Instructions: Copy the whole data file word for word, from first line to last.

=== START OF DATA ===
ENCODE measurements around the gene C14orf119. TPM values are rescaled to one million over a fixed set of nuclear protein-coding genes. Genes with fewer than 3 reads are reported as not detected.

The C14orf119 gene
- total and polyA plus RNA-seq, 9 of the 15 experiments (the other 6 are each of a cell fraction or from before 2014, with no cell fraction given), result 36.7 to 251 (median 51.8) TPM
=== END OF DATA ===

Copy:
ENCODE measurements around the gene C14orf119. TPM values are rescaled to one million over a fixed set of nuclear protein-coding genes. Genes with fewer than 3 reads are reported as not detected.

The C14orf119 gene
- total and polyA plus RNA-seq, 9 of the 15 experiments (the other 6 are each of a cell fraction or from before 2014, with no cell fraction given), result 36.7 to 251 (median 51.8) TPM